SERC (12,13)        Contact Chair of   DRS review and acceptance                          Data requests,                      None                    New or modified,        Focus: None                  Specific schedules to review
                                                                                                                                                                 th
                    Dynamics Review                                                       questions back to                                           Periodic (5 year)       No BES reference             schemes
                    Subcommittee                                                          owner                                                       Removals (not stated)
                    (DRS)




                                                     7
References
   1) Information Required to Assess the Reliability of a RAS - Procedure to Submit a RAS for
       Assessment,
       http://www.wecc.biz/documents/library/RAS/RAS_Approval_Procedure_04-2005.pdf
   2) WECC Remedial Action Scheme Design Guide,
       http://www.wecc.biz/documents/library/RWG/RAS_Guide_10_clean_02-07-07.pdf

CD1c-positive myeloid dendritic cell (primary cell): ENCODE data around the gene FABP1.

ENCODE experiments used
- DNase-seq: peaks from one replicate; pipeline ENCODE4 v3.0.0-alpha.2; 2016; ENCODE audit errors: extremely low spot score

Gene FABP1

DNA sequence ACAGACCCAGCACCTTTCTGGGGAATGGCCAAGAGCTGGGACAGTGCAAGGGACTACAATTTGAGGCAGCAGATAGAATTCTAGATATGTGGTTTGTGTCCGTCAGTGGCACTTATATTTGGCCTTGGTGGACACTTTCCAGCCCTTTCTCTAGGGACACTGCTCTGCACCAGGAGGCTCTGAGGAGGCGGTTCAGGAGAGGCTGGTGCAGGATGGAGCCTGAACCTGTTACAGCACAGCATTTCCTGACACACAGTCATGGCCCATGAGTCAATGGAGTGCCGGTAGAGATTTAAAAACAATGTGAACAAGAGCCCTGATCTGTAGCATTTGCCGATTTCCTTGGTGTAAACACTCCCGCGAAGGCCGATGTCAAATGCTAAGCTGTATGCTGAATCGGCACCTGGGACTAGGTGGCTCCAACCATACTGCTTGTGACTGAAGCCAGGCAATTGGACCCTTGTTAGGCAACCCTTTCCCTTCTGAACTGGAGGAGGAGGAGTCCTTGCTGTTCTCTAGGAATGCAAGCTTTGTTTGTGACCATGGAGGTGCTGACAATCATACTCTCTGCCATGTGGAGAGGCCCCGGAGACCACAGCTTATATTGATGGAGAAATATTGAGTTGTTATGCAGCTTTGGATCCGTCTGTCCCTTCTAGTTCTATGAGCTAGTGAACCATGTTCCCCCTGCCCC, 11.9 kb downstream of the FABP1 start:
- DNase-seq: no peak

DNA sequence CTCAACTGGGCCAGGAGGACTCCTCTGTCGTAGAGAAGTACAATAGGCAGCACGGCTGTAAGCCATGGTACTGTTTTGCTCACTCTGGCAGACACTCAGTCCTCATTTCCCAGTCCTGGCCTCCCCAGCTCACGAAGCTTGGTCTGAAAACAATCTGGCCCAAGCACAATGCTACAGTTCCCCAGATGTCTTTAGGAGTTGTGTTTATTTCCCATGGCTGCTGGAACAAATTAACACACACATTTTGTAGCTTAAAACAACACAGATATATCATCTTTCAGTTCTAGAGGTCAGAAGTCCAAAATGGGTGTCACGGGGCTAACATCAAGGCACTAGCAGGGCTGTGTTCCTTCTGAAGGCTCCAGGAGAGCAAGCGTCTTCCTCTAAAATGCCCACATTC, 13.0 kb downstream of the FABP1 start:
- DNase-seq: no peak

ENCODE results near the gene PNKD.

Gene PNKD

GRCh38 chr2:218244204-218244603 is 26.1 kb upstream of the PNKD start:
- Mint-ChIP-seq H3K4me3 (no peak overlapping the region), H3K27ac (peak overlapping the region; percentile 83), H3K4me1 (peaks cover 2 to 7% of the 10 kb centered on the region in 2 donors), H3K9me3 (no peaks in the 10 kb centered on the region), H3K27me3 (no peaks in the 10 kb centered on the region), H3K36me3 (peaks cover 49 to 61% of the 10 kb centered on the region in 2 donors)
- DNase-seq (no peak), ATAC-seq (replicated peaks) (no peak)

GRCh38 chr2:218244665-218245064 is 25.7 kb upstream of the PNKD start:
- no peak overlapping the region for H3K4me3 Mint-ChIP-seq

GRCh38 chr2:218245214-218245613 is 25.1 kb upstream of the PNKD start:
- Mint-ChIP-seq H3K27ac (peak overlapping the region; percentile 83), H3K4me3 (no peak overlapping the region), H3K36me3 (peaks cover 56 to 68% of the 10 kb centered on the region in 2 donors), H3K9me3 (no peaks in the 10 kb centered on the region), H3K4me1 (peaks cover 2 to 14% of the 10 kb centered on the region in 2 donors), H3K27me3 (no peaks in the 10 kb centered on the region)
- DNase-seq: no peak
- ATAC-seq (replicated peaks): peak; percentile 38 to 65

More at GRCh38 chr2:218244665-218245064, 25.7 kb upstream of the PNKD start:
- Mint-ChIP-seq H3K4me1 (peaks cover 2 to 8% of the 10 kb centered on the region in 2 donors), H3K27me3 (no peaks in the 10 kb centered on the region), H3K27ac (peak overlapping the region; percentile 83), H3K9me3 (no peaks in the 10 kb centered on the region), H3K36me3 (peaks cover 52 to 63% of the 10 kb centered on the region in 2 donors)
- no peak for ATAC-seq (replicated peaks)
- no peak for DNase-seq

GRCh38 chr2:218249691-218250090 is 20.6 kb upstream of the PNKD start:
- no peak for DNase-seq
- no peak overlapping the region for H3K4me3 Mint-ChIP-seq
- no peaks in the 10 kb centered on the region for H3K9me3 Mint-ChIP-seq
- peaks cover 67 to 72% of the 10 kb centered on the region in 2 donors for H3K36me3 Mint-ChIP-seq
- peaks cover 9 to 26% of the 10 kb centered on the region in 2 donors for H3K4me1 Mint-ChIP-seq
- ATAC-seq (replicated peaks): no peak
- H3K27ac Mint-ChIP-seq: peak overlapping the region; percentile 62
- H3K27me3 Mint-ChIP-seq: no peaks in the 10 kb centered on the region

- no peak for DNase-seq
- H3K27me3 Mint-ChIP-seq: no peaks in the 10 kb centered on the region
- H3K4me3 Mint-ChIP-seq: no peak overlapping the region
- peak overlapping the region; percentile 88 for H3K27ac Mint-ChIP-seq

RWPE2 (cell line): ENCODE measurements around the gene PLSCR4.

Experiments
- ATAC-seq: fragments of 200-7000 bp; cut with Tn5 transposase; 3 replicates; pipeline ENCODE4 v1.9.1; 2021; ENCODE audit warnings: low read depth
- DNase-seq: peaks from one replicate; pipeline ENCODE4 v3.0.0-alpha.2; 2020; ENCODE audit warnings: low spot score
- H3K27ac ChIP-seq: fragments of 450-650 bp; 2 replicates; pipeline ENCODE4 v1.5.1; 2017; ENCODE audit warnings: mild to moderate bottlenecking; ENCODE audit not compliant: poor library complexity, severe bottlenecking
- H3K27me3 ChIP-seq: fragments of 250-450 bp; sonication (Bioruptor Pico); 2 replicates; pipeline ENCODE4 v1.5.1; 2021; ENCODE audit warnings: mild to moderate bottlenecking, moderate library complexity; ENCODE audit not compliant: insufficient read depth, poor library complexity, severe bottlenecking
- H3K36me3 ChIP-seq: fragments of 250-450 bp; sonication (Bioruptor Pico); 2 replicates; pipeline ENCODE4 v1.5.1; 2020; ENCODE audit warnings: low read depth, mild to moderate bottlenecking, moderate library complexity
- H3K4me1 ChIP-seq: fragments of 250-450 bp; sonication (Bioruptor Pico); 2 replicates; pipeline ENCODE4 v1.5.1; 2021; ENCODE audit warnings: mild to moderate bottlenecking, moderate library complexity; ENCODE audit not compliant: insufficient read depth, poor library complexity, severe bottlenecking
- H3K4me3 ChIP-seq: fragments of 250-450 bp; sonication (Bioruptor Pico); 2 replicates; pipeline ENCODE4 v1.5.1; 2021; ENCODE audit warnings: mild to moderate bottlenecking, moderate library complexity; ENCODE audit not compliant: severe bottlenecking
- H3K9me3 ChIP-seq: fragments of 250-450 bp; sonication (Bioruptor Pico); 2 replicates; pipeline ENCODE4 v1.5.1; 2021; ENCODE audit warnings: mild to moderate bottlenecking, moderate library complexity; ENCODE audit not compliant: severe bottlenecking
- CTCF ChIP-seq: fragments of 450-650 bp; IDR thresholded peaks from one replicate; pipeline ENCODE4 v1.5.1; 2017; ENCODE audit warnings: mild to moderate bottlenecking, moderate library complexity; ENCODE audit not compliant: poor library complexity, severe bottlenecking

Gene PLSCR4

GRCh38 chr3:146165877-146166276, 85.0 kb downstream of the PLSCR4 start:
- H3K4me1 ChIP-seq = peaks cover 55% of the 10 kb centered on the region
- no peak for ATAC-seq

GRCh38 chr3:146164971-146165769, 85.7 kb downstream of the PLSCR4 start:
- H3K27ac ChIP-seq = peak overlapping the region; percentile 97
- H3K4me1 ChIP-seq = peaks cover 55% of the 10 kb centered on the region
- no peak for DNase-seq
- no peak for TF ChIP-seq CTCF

3) ERCOT, SPS policy – Information Presentation,
       http://search.ercot.com/search?q=sps+policy+presentation&restrict=&btnG=Search+%3
       E&ie=utf8&site=ercot-com&output=xml_no_dtd&client=ercot-
       com&proxystylesheet=http%3A%2F%2Fwww.ercot.com%2Fstyles%2Fgoogle.xslt&getfi
       elds=title.description&oe=utf8
   4) ERCOT ISO SPS or RAP Policy,
       http://search.ercot.com/search?q=sps+policy&btnG=Search+%3E&site=ercot-
       com&client=ercot-
       com&proxystylesheet=http%3A%2F%2Fwww.ercot.com%2Fstyles%2Fgoogle.xslt&outp
       ut=xml_no_dtd&ie=utf8&oe=utf8&getfields=title.description
   5) Midwest Reliability Organization Procedure for Special Protection System Review,
       http://www.midwestreliability.org/04_standards/mro_procedures/nerc_standards/PRC-